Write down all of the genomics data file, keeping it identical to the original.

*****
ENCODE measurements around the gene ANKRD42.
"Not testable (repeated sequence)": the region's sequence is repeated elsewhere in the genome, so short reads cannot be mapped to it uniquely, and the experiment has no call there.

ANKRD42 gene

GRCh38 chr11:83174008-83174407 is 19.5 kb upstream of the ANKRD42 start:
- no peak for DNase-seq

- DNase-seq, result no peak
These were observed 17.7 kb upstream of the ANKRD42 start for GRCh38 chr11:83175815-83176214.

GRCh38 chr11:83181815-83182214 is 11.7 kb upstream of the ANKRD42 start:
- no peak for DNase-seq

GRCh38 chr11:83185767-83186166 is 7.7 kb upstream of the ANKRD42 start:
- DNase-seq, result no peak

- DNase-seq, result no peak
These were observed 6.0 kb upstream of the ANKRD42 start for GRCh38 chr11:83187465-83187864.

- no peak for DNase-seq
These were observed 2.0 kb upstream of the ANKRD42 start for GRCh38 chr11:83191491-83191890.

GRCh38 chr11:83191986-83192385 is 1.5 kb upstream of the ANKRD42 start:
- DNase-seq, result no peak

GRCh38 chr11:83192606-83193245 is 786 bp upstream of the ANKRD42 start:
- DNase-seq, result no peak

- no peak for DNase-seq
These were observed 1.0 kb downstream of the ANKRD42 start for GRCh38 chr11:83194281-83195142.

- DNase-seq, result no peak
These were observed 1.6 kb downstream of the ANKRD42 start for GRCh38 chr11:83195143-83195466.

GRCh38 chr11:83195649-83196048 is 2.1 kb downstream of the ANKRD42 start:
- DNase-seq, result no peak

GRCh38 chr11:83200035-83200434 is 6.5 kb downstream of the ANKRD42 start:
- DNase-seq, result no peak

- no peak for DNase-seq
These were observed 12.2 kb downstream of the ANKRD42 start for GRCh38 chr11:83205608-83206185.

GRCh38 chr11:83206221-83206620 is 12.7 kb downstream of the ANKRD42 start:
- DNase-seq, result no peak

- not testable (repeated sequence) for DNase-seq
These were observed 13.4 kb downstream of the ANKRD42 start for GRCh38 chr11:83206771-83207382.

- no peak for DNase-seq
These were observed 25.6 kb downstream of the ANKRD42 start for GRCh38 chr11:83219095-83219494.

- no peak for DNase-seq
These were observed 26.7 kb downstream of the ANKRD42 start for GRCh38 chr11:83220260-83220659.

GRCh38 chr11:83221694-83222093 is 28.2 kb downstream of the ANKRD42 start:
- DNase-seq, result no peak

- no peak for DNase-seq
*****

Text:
ENCODE measurements around the gene ANKRD42.
"Not testable (repeated sequence)": the region's sequence is repeated elsewhere in the genome, so short reads cannot be mapped to it uniquely, and the experiment has no call there.

ANKRD42 gene

GRCh38 chr11:83174008-83174407 is 19.5 kb upstream of the ANKRD42 start:
- no peak for DNase-seq

- DNase-seq, result no peak
These were observed 17.7 kb upstream of the ANKRD42 start for GRCh38 chr11:83175815-83176214.

GRCh38 chr11:83181815-83182214 is 11.7 kb upstream of the ANKRD42 start:
- no peak for DNase-seq

GRCh38 chr11:83185767-83186166 is 7.7 kb upstream of the ANKRD42 start:
- DNase-seq, result no peak

- DNase-seq, result no peak
These were observed 6.0 kb upstream of the ANKRD42 start for GRCh38 chr11:83187465-83187864.

- no peak for DNase-seq
These were observed 2.0 kb upstream of the ANKRD42 start for GRCh38 chr11:83191491-83191890.

GRCh38 chr11:83191986-83192385 is 1.5 kb upstream of the ANKRD42 start:
- DNase-seq, result no peak

GRCh38 chr11:83192606-83193245 is 786 bp upstream of the ANKRD42 start:
- DNase-seq, result no peak

- no peak for DNase-seq
These were observed 1.0 kb downstream of the ANKRD42 start for GRCh38 chr11:83194281-83195142.

- DNase-seq, result no peak
These were observed 1.6 kb downstream of the ANKRD42 start for GRCh38 chr11:83195143-83195466.

GRCh38 chr11:83195649-83196048 is 2.1 kb downstream of the ANKRD42 start:
- DNase-seq, result no peak

GRCh38 chr11:83200035-83200434 is 6.5 kb downstream of the ANKRD42 start:
- DNase-seq, result no peak

- no peak for DNase-seq
These were observed 12.2 kb downstream of the ANKRD42 start for GRCh38 chr11:83205608-83206185.

GRCh38 chr11:83206221-83206620 is 12.7 kb downstream of the ANKRD42 start:
- DNase-seq, result no peak

- not testable (repeated sequence) for DNase-seq
These were observed 13.4 kb downstream of the ANKRD42 start for GRCh38 chr11:83206771-83207382.

- no peak for DNase-seq
These were observed 25.6 kb downstream of the ANKRD42 start for GRCh38 chr11:83219095-83219494.

- no peak for DNase-seq
These were observed 26.7 kb downstream of the ANKRD42 start for GRCh38 chr11:83220260-83220659.

GRCh38 chr11:83221694-83222093 is 28.2 kb downstream of the ANKRD42 start:
- DNase-seq, result no peak

- no peak for DNase-seq